New Zealand Opera is bringing Sara Brodie's production of
to Auckland after a successful season in the capital.
Many Aucklanders are aware of the talents that earned Brodie a Laureate Award from the Arts Foundation last year. Most recently, there was her well-paced and resourceful Nixon in China for the Auckland Arts Festival; two years ago, she was responsible for time-travelling Don Giovanni into the 21st century for NZ Opera.
Music director Wyn Davies, who collaborated with Brodie on the Giovanni project, is also a colleague on The Magic Flute and considers it the director's best production yet.
"Sara's been able to take on board the seriousness behind the opera, which I was very keen that she should do," he says. "She's worked with designer John Verryt to provide possibilities for the magic elements and we also have a good Papageno in Samuel Dundas, so the comic elements are well looked-after."
Now in his 10th year as the company's head music man, Davies is crucially involved in matters of casting and says this production brought about a lot of discussion.
does have one or two very famous solos, it's essentially an ensemble piece and we wanted to get together a group of New Zealand singers to play it," he says.
"This is why we asked Emma Fraser to be Pamina; she was one of our Emerging Artists in 2011, and she's come back from Sydney as this year's Dame Malvina Major Resident Artist."
A few characters, such as Tamino, the lovelorn prince, had the company searching further afield.
"Randall Bills is a very experienced Tamino," Davies explains. "We got him through a recommendation of his Don Ottavio in both German and American productions of Don Giovanni. He's a real stylist when it comes to Mozart."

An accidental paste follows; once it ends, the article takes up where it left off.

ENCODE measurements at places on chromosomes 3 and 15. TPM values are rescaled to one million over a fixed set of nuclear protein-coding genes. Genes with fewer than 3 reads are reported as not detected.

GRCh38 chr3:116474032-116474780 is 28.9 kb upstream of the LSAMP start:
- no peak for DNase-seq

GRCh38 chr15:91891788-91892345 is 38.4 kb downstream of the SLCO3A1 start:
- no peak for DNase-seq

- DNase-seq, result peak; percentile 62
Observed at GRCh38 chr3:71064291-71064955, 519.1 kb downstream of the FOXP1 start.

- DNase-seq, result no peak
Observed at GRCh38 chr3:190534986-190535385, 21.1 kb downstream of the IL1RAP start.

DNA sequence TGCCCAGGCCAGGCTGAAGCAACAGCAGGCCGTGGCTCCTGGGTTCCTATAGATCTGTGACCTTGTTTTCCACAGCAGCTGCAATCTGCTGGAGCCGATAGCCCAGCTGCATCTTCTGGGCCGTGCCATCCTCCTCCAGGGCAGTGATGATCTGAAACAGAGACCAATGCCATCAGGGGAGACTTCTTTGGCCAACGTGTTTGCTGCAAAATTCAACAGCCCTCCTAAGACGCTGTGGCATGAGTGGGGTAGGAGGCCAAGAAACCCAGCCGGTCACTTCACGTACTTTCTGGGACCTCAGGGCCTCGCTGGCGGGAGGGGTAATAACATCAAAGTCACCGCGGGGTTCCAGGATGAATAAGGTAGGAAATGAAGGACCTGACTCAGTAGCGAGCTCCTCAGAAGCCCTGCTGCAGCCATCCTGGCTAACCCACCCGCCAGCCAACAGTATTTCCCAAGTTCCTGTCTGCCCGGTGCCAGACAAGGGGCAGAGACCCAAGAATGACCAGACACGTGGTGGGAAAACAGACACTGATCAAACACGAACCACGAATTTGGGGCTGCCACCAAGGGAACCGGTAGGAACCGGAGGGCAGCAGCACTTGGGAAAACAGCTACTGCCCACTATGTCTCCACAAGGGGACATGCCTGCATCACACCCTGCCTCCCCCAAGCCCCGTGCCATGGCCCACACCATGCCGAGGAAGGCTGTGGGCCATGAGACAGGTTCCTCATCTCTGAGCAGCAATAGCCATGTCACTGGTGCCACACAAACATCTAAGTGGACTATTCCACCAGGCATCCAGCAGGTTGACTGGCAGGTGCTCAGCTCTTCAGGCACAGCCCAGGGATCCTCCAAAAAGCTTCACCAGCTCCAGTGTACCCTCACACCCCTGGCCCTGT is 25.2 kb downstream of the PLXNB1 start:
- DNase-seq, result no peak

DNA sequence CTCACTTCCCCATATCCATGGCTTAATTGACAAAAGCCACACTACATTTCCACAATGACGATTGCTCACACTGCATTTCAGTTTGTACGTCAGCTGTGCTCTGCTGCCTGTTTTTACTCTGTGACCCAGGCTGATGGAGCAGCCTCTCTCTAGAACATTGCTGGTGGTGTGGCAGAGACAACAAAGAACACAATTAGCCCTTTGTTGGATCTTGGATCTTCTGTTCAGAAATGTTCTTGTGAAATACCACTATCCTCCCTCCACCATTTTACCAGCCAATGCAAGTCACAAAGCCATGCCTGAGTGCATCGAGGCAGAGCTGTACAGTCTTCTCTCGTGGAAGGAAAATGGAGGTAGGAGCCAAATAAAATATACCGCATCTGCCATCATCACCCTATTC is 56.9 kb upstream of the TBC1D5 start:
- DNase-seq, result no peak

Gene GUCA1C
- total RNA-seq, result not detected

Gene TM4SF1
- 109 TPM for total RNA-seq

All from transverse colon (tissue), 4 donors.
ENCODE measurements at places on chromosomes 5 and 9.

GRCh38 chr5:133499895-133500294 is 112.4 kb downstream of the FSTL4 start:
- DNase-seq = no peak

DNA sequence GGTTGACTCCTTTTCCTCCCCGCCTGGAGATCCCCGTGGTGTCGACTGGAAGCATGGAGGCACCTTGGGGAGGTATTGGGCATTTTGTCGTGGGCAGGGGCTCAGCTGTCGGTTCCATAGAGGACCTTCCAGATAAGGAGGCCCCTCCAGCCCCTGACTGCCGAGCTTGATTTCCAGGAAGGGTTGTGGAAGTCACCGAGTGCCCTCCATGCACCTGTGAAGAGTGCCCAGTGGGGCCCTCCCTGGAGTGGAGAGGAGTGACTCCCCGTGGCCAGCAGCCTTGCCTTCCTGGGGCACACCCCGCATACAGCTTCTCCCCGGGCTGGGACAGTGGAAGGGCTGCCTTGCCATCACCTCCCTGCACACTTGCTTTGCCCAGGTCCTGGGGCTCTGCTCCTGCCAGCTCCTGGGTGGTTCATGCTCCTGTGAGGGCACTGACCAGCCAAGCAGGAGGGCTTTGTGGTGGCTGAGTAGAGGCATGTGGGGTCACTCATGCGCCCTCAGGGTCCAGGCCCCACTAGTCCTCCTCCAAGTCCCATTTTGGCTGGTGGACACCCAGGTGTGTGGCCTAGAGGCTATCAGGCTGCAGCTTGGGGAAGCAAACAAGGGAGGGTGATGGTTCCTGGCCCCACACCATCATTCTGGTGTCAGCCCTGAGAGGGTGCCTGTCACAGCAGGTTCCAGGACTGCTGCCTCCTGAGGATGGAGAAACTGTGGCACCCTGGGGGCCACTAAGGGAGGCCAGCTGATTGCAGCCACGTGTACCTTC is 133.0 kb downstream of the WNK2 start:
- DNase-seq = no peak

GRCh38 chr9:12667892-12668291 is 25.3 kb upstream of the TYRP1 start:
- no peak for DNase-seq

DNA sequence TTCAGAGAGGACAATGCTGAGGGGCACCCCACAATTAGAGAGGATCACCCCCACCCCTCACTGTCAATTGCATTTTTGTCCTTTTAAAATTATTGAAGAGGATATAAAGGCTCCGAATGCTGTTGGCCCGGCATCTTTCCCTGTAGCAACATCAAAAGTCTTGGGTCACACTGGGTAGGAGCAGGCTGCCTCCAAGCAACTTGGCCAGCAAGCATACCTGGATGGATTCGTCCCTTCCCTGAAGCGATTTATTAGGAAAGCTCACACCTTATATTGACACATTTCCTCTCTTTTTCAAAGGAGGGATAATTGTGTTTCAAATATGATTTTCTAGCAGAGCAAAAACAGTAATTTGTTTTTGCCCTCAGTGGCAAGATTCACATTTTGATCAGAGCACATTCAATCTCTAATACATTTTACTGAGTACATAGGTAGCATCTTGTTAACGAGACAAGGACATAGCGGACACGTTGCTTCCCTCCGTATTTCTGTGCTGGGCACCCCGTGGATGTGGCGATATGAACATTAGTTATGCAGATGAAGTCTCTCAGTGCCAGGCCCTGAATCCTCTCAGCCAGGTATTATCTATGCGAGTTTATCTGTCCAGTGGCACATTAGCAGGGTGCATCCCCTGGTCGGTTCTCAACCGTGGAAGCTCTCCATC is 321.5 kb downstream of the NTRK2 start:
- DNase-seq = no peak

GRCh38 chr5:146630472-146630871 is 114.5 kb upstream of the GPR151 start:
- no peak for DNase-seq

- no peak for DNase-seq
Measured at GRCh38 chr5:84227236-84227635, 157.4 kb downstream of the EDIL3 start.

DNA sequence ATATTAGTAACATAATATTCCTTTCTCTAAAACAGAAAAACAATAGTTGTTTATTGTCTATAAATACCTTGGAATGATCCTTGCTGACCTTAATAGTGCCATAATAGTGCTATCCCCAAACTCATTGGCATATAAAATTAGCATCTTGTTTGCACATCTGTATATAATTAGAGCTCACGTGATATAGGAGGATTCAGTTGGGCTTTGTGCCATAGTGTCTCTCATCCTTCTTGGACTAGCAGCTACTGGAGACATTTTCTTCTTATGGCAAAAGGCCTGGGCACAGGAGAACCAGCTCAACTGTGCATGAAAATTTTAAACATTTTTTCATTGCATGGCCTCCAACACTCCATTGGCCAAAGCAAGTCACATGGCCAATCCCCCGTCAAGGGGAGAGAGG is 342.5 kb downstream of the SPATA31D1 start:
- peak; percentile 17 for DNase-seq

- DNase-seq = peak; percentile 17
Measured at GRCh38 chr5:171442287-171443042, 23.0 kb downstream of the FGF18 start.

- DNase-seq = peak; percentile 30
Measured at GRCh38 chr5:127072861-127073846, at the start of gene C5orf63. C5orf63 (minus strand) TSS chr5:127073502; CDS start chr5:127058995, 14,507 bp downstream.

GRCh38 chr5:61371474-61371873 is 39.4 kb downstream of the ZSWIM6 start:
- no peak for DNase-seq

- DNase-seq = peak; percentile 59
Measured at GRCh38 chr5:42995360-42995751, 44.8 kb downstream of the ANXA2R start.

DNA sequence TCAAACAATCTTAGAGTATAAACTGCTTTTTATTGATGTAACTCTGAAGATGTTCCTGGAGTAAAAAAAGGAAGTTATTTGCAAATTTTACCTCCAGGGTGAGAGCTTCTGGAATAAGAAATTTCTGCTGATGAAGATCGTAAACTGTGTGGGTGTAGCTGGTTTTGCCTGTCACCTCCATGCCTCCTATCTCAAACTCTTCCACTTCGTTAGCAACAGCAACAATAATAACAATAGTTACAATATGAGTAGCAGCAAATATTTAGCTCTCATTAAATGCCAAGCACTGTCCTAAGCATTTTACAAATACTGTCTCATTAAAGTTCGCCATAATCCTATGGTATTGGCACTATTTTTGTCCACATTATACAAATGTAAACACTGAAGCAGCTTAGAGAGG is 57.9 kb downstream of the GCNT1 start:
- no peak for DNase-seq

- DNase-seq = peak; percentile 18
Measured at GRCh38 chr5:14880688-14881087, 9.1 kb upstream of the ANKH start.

This is music that demands singular singers, Davies insists, "with enough amplitude of voice to handle a reasonably big theatre as well as having a classical or baroque sense of phrase; that combination is quite rare."
The American tenor has one of the opera's best known arias, in which he falls instantly in love with a portrait of the beautiful Pamina. For him, Mozart's music is "sublimely balanced and beautifully constructed".
"Because of its simplicity, it's very difficult to fake," he says. "Bel canto is extremely difficult too, but sometimes you can hide things around a flashy run."
Davies marvels at the sheer range of the music in Mozart's final work for the stage, including writing for the three genii or spirits that is "almost nursery-rhyme simple, even if, in time, you realise that that simplicity is, in fact, very sophisticated".
"There are so many styles running through this opera," he points out. "There are pieces that sound like Bach, others like early classical symphonies and that wonderful scene between The Speaker and Tamino that could almost be an accompanied recitative from Bach's St Matthew Passion or Haydn's The Creation."
Davies admits he grew up with rather "grandiose" takes on the opera, by conductors such as Klemperer and Colin Davis, but soon found he had to "go in the other direction".
"I learned it in a very Teutonic way," he says.
"My first time was as assistant to the Hungarian conductor Georg Fischer, who'd come through the German system with all its traditions.
"Over the years I've returned to a more severely classical style of playing, with pared-down forces, more like a chamber opera and totally removed from anything to do with grand opera.
"There are still people going around the world, singing The Magic Flute with great big operatic voices," he comments wryly. "But I just don't think that's suitable."